Amgen, Aflac, Symantec and Take Two Interactive are among notable companies scheduled to report after the closing bell.
But trading volume is likely to be muted again as investors look ahead to the statement from Federal Reserve's policy-setting meeting. In addition, the first reading of second-quarter gross domestic product will be due Wednesday. And the closely-watched July employment report will be reported Friday.
The Fed is expected to maintain its accommodative monetary policy, but investors will be looking for hints on when the central bank might start scaling back on its monthly bond-buying program. In addition, markets will also be eager for hints for who may replace Ben Bernanke next year as Fed Chairman.
(Read more: Fed expectations: will they stay or will they slow?)
"It's a pivotal time for Fed policy, and it would be advantageous to have someone at the helm who had already gone through the analytical process of getting comfortable with the last five years of policy, rather than coming in with a completely clean slate and trying to potentially reinvent it," said Ian Lyngen, senior Treasury strategist at CRT Capital.
(Read more: Fed intrigue, not policy, has market attention)
On the economic front, single-family home prices rose 1 percent in May on a seasonally adjusted basis, according to the S&P/Case-Shiller composite index of 20 metropolitan areas. Economists polled by Reuters expected a gain of 1.5 percent. Meanwhile, consumer confidence slipped slightly to a reading of 80.3 in July from an upwardly revised 82.1 in June, according to the Conference Board. Economists surveyed by Reuters expected a reading of 81.1.
Mosaic plunged nearly 20 percent after Russia's Uralkali pulled out of a venture with its partner in Belarus, a move it expects will cause global prices to plunge by 25 percent. Uralkali and Belarus potash maker Belaruskali were partners for eight years in BPC, which accounts for 43 percent of the global potash export market. Shares of Potash and Agrium also tumbled sharply.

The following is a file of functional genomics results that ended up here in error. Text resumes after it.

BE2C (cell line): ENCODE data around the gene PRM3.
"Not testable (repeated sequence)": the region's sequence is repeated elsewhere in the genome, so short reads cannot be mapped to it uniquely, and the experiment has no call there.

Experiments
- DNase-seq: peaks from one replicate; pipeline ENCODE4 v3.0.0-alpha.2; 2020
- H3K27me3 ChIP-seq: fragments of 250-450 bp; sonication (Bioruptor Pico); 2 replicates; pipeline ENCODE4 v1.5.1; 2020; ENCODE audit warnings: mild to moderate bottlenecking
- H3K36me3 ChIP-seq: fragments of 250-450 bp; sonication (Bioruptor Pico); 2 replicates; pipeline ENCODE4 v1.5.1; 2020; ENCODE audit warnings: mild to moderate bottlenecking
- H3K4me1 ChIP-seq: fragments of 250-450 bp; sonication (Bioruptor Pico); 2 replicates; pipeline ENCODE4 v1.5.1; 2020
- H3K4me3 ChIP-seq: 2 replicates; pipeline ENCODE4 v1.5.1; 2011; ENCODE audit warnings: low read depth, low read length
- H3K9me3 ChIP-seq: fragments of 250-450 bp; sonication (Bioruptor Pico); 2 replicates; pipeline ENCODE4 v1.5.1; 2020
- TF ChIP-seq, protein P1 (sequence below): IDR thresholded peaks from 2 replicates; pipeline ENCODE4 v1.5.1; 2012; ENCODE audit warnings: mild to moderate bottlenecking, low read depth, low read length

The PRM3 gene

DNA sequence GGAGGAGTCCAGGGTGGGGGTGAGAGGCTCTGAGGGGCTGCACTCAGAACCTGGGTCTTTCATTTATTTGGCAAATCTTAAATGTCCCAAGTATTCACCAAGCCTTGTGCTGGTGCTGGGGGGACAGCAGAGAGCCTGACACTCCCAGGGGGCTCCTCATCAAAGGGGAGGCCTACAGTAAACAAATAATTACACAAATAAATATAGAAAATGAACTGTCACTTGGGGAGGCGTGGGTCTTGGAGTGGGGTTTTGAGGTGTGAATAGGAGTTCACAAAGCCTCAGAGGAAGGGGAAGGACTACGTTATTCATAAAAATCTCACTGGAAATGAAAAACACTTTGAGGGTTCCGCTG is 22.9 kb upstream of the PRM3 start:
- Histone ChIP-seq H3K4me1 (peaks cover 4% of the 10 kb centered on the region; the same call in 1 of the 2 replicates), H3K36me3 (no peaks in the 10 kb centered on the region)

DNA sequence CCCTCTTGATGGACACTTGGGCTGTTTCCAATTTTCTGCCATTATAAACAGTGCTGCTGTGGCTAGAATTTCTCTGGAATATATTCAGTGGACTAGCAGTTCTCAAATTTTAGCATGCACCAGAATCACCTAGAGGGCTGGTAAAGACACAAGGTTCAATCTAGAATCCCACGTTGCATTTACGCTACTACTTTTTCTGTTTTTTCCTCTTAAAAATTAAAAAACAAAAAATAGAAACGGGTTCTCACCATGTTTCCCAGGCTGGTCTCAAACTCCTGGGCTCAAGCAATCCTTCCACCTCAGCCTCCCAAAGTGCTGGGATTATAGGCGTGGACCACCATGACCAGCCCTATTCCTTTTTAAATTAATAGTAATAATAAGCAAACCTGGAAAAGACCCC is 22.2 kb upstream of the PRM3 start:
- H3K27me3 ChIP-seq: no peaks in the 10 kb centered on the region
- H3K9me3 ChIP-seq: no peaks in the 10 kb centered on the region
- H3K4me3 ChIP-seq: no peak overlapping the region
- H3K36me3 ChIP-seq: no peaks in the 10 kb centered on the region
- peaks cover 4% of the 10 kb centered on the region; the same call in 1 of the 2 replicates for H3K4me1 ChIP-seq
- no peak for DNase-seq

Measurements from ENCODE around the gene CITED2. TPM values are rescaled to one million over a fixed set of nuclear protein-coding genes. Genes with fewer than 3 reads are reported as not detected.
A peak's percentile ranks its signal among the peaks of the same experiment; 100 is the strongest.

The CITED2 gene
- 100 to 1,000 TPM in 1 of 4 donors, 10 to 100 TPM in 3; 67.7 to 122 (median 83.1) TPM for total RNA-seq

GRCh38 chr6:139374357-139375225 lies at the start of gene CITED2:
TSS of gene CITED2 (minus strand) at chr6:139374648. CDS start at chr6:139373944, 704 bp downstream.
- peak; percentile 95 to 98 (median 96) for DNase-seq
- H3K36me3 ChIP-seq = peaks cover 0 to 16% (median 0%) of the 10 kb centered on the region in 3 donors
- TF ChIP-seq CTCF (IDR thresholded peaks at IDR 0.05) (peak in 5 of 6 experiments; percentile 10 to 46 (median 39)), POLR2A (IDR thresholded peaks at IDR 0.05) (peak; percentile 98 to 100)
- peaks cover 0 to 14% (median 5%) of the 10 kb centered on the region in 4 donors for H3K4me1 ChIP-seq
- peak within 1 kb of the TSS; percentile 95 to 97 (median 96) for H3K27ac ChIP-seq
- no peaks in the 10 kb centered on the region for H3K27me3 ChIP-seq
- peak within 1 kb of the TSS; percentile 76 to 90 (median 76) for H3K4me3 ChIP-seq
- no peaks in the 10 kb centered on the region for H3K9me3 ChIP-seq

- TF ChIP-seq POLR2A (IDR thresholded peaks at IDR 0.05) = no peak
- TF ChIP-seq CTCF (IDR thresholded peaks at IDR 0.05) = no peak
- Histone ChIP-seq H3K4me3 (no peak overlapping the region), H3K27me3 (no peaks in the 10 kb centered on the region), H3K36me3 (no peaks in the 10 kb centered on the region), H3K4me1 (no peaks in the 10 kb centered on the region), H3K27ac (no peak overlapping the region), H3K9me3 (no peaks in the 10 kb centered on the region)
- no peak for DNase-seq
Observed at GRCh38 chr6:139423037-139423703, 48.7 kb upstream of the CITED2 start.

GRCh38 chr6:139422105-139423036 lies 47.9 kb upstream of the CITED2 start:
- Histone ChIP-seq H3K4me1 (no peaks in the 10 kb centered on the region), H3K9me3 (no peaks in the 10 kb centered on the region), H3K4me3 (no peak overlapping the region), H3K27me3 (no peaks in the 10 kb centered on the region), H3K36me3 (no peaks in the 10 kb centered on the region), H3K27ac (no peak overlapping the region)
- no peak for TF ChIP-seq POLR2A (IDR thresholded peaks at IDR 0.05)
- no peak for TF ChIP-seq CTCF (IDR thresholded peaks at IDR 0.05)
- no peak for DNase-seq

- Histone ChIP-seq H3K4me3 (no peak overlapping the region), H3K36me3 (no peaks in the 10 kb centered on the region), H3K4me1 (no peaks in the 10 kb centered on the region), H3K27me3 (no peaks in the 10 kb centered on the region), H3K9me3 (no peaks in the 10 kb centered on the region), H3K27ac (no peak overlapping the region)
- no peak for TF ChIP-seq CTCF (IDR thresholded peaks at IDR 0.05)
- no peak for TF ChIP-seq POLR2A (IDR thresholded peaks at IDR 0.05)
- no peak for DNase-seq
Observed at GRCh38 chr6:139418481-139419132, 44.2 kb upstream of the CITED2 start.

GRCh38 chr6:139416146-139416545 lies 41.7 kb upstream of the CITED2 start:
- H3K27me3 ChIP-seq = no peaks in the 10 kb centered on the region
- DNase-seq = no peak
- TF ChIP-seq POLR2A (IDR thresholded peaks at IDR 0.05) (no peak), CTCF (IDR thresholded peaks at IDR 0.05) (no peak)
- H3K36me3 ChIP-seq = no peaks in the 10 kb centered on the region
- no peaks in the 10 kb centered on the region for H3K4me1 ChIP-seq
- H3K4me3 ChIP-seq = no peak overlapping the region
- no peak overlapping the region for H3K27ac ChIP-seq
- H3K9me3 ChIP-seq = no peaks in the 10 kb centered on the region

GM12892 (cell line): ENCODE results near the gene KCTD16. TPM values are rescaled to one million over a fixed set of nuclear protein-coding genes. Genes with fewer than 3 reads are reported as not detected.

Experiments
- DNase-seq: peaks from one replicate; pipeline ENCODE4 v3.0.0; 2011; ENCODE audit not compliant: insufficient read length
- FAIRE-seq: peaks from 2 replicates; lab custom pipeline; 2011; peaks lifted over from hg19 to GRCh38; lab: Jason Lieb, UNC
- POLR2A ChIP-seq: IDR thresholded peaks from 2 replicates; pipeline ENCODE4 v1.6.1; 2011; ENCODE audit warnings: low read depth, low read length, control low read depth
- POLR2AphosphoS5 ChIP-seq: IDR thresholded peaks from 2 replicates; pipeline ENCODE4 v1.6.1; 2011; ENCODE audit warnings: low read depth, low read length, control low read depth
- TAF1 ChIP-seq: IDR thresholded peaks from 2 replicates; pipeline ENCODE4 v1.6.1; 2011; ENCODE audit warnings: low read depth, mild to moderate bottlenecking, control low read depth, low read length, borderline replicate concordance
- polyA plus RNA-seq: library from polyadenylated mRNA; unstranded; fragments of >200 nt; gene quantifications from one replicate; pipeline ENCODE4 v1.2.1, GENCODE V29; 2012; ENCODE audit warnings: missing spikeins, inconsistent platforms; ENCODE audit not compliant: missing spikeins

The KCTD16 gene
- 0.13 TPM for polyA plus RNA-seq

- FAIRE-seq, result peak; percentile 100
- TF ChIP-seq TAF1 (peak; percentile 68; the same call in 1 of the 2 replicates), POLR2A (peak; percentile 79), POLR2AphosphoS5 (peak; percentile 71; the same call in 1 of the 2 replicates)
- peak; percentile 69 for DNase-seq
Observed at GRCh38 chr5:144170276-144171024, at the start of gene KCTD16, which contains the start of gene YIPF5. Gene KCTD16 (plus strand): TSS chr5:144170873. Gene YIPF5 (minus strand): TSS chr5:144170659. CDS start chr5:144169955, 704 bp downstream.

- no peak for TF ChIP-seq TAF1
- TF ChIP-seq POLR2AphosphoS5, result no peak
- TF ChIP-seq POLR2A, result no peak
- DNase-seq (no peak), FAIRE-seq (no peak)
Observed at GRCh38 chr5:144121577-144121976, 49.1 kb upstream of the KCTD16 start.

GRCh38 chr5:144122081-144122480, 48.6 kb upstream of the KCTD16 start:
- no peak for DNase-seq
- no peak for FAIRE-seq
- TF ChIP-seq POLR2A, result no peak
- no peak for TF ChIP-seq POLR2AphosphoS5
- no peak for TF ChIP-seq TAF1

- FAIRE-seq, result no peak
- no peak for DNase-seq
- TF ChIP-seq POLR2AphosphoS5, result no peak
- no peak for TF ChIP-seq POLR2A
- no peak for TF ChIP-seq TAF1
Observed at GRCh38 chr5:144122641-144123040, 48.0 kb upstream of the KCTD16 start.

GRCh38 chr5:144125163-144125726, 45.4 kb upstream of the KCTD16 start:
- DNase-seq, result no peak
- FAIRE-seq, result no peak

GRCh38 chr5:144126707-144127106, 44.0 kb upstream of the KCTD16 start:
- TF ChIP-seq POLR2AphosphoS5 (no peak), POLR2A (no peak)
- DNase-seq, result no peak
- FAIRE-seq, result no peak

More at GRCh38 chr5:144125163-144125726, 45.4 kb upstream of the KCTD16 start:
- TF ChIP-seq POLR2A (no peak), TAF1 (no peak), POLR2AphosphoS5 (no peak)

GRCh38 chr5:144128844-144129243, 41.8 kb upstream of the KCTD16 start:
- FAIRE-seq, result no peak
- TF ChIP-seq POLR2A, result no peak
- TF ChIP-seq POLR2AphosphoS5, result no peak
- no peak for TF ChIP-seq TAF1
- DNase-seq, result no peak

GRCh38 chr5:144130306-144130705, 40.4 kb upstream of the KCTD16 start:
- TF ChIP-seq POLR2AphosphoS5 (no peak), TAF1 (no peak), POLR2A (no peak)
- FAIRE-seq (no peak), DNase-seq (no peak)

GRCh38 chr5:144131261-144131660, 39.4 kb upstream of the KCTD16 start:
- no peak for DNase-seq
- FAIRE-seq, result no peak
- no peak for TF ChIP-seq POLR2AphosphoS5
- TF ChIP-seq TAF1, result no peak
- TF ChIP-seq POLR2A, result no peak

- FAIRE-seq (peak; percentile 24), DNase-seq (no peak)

Community Health Systems announced it would acquire smaller Health Management Associates in a $3.9 billion deal. Shares of both company finished in the red following the news.
JPMorgan closed lower after the banking giant said it would pay a total of $410 million to settle allegations of energy market manipulation in California and the Midwest.
The Japanese yen weakened against the dollar to above the 98-level in early trade, leading the export-heavy Nikkei index to rally 1.5 percent. Meanwhile, South Korea's Kospi added 0.9 percent and the Shanghai Composite traded within sight of the 2,000 mark.
European shares rose after an upbeat German consumer confidence report. The Gfk research institute said its forward-looking consumer index hit its highest level since September 2007, thanks to an improving labor market and expectations for more robust economic growth.